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Hawn v. Executive Jet Management

August 16, 2010

GREGORY S. HAWN; MICHAEL R. PRINCE; ARIC A. ALDRICH, PLAINTIFFS-APPELLANTS,
v.
EXECUTIVE JET MANAGEMENT, INC., DEFENDANT-APPELLEE.



Appeal from the United States District Court for the District of Arizona Stephen M. McNamee, District Judge, Presiding, D.C. No. 2:04-CV-02954-SMM.

The opinion of the court was delivered by: Wallace, Senior Circuit Judge

FOR PUBLICATION

OPINION

Argued and Submitted January 12, 2010 -- San Francisco, California

Before: Alex Kozinski, Chief Judge, J. Clifford Wallace, Circuit Judge, and William H. Alsup, District Judge.*fn1

OPINION

Gregory Hawn, Michael Prince and Aric Aldrich (collectively, plaintiffs) appeal from the district court's summary judgment in favor of their former employer, Executive Jet Management (Executive Jet). We have jurisdiction pursuant to 28 U.S.C. § 1291, and we affirm.

I.

Plaintiffs are male pilots who were employed by Executive Jet, which is in the business of aircraft management and charter operations. All of the plaintiffs were terminated after a female flight attendant, Robin McCrea, alleged that plaintiffs had sexually harassed her and created a hostile work environment through an array of conduct including sexualized banter, crude jokes, and the sharing of crude and/or pornographic emails and websites. According to plaintiffs, however, McCrea was an active participant in, or initiator of, much of the conduct of which she accused them. Plaintiffs contend that their terminations were illegal because McCrea and other Executive Jet female flight attendants engaged in similar conduct but were not terminated because they were females.

Plaintiffs and McCrea were stationed at Executive Jet's base at Williams Gateway Airport in Arizona. On January 6, 2003, McCrea complained to her immediate supervisor, Amy Jackson, that Aldrich had behaved inappropriately during a training seminar a few days earlier. Jackson reported the com- plaint to Executive Jet's Human Resources Director, Cynthia Brusman. On January 10, 2003, McCrea faxed a letter to Brusman that stated she had experienced a hostile work environment at the Williams Gateway base and requested a transfer.

In response, Executive Jet's Chief Pilot, Michael Chakerian, interviewed McCrea, Aldrich, Prince, and several other Executive Jet employees. Chakerian submitted the results of his interviews in a written report to Executive Jet. Chakerian's report reflected that Prince and Aldrich were "shocked" by McCrea's allegations because she had participated in, and often encouraged, the banter and joking of which she complained. Chakerian's report also reflected that another male pilot stationed at the Williams Gateway base was similarly surprised by McCrea's allegations. A female flight attendant interviewed by Chakerian described McCrea as short-tempered, aggressive, and negative. A female pilot interviewed by Chakerian similarly described McCrea as personally insecure and moody, and also described McCrea as flustered during the training exercise. Both this female pilot and the female flight attendant implied to Chakerian that McCrea's allegations may have been motivated by her desire for a transfer to a different Executive Jet base.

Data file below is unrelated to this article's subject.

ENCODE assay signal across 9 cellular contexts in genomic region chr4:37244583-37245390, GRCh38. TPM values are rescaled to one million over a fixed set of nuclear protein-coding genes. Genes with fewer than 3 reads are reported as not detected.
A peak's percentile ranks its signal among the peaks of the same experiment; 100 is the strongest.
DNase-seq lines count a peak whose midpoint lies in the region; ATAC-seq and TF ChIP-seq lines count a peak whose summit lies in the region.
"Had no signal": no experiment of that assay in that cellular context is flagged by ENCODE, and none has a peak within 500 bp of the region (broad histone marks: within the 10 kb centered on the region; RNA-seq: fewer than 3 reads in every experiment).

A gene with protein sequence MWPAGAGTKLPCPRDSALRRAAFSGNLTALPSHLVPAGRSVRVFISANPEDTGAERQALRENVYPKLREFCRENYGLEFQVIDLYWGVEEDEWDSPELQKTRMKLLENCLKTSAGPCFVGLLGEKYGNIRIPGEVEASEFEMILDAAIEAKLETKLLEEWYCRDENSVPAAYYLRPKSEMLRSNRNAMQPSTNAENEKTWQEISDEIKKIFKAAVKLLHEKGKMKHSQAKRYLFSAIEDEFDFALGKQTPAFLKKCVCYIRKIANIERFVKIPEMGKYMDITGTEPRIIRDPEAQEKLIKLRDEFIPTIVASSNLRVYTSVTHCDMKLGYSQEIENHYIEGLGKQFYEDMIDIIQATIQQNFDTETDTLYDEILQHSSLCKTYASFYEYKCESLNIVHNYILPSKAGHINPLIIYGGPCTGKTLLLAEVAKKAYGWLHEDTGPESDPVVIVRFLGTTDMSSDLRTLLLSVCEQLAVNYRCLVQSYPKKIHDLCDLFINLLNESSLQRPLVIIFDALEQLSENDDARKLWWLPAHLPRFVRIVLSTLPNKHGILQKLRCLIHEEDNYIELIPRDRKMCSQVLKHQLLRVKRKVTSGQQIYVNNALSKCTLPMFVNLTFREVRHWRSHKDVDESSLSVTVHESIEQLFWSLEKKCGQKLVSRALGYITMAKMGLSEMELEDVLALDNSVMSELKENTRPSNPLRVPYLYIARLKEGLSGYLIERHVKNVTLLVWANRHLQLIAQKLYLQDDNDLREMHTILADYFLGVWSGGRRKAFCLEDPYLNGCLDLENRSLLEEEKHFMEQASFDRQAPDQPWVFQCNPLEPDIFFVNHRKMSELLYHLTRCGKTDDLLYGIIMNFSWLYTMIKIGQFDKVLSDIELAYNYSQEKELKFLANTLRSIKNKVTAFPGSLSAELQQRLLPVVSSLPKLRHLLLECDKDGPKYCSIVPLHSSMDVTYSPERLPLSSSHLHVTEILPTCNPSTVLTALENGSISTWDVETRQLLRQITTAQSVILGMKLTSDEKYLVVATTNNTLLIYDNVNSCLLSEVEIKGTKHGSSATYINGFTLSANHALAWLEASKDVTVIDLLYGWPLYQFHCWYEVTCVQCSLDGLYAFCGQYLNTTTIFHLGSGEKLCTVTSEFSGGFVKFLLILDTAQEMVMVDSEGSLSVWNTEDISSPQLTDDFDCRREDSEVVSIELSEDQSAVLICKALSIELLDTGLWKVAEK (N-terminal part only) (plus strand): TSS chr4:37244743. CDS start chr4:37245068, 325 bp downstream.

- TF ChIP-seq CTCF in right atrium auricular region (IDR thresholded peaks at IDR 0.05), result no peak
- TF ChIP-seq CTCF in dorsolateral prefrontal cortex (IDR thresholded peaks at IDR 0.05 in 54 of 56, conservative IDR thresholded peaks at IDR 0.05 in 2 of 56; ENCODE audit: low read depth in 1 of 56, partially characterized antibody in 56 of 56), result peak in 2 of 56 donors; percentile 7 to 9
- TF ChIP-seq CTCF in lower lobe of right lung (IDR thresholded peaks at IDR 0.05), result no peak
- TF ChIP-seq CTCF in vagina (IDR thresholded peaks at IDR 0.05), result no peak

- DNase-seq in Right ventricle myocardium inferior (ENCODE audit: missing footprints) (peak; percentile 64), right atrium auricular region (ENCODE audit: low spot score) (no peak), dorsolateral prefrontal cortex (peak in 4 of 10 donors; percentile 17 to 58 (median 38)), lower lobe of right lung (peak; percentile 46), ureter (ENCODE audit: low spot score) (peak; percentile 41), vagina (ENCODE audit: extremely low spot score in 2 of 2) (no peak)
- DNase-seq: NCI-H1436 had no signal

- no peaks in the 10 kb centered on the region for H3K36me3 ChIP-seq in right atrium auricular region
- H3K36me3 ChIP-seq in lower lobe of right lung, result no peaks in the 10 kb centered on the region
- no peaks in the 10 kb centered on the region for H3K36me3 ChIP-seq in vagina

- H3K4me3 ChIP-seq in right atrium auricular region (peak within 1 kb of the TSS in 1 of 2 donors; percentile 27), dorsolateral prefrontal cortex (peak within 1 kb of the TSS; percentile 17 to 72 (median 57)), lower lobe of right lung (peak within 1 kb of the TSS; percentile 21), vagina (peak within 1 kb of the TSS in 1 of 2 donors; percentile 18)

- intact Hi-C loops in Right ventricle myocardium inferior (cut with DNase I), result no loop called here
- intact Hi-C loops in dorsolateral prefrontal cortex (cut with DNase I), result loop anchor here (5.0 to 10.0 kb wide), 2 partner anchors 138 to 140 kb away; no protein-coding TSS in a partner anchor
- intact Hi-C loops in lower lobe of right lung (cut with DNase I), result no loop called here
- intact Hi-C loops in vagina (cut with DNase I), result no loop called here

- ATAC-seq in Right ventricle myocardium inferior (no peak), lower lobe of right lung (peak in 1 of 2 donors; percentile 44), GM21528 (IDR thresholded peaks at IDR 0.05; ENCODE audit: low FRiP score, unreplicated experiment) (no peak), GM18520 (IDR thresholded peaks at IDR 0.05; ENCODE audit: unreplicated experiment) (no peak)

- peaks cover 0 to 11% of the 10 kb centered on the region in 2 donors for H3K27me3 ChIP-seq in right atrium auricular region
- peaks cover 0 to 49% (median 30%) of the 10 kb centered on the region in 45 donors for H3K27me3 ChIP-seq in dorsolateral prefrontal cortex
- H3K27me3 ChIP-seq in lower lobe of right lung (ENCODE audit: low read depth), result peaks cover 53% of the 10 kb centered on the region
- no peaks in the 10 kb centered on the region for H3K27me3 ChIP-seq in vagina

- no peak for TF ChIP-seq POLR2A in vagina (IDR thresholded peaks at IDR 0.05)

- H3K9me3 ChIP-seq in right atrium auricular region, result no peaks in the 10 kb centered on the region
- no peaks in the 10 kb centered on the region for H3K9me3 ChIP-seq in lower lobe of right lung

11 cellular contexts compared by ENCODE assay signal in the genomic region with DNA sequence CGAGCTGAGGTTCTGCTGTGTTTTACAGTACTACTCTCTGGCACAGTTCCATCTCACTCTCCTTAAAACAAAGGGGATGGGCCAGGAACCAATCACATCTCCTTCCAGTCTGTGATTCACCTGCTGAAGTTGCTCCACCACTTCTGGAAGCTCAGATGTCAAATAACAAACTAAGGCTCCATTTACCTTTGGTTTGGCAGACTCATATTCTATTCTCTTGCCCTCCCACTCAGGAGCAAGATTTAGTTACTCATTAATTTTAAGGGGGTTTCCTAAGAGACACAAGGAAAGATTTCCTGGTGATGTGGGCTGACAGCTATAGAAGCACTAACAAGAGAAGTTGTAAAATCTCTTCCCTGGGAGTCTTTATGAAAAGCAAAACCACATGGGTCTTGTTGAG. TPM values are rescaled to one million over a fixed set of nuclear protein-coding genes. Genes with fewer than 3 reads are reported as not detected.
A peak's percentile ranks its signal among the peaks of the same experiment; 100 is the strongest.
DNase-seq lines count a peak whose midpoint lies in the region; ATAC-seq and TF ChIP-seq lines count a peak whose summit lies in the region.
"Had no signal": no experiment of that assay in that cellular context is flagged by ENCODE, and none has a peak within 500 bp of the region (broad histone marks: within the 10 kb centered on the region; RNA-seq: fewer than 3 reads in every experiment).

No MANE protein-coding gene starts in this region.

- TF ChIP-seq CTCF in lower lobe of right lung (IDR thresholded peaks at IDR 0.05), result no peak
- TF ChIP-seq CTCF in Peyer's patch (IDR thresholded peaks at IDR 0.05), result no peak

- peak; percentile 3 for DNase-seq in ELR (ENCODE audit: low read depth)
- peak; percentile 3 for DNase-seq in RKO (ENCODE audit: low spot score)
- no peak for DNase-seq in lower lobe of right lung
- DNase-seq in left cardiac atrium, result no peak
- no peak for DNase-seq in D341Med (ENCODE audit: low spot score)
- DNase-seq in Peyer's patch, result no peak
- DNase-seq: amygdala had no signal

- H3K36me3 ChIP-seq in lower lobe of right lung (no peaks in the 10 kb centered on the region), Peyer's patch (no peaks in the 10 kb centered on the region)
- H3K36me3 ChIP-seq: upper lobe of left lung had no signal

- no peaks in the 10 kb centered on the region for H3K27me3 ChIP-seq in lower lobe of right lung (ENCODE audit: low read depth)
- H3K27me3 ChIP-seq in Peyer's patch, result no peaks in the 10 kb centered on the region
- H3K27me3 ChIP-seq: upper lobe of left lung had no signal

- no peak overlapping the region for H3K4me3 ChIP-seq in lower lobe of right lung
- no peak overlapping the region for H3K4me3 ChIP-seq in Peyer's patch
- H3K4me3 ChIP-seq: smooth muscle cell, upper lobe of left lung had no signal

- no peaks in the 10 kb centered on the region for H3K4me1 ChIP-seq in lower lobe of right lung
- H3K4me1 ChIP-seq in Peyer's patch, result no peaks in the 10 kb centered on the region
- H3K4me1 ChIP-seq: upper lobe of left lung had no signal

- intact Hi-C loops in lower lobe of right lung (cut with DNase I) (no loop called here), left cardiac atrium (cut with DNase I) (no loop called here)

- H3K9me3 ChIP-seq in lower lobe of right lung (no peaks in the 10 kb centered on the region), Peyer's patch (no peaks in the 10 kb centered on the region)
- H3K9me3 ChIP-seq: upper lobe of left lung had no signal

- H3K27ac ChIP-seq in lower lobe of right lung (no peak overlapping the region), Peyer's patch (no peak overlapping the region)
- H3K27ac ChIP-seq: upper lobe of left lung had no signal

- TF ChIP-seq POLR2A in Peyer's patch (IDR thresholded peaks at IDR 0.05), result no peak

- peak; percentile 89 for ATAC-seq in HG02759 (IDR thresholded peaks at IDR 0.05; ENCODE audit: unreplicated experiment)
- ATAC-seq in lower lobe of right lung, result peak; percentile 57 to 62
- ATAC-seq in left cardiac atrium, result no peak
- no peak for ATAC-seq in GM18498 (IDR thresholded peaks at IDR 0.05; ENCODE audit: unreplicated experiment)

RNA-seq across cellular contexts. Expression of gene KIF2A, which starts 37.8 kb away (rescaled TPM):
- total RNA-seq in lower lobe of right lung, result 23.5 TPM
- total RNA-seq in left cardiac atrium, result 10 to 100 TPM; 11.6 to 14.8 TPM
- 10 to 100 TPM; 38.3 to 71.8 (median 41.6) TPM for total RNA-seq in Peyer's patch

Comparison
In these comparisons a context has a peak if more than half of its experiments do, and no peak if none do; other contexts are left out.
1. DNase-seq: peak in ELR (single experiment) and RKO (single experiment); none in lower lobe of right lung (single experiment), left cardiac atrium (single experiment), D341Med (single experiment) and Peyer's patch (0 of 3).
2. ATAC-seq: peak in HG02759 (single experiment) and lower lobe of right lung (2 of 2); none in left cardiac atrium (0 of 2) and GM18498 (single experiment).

On January 14, 2003, McCrea faxed another letter to Brusman. This time, McCrea attached a twelve-page document that detailed her allegations against Aldrich stemming from the training seminar. This document also contained new allegations of sexual harassment against Aldrich, Prince, Hawn, and others. Following receipt of these new and more detailed allegations, Executive Jet hired an independent investigator, James Sterling, to look into McCrea's accusations. This investigation lasted approximately two months. In the meantime, on January 27, 2003, McCrea filed a discrimination charge against Executive Jet with the United States Equal Employment Opportunity Commission (EEOC).

Around March 31, 2003, Sterling's report was submitted to Executive Jet. In the "Synopsis" of his report, Sterling stated:

The results of this investigation indicate that there have been confirmed instances of a few of the behaviors indicated in Ms. McCrea's document of complaint. However, there are also a greater number of incidents that she has alleged happened that have been unconfirmed, denied or told to me in a different light, implying that Ms. McCrea either participated in the actions or in some instances initiated them.

In the concluding "Summary" of his report, Sterling stated that "[t]hroughout the duration of this investigation, I have continually found there to be some items in Ms. McCrea's document of complaint to be verified." Sterling continued, "in the same vein, I must say that there have been numerous items, which have not been corroborated by this investigation." He concluded: "The bottom line is that there appears to be some fact as well as some fiction interwoven throughout Ms. McCrea's document of complaint.... To conclude this investigation I believe that the company will have to 'sift the wheat from the [chaff],' in Ms. McCrea's document of complaint...."

On April 18, 2003, all three plaintiffs were terminated. A few months later, in July 2003, the EEOC issued a determination of the merits of McCrea's complaint, finding in part that "the evidence revealed that Respondent fostered a hostile work ...


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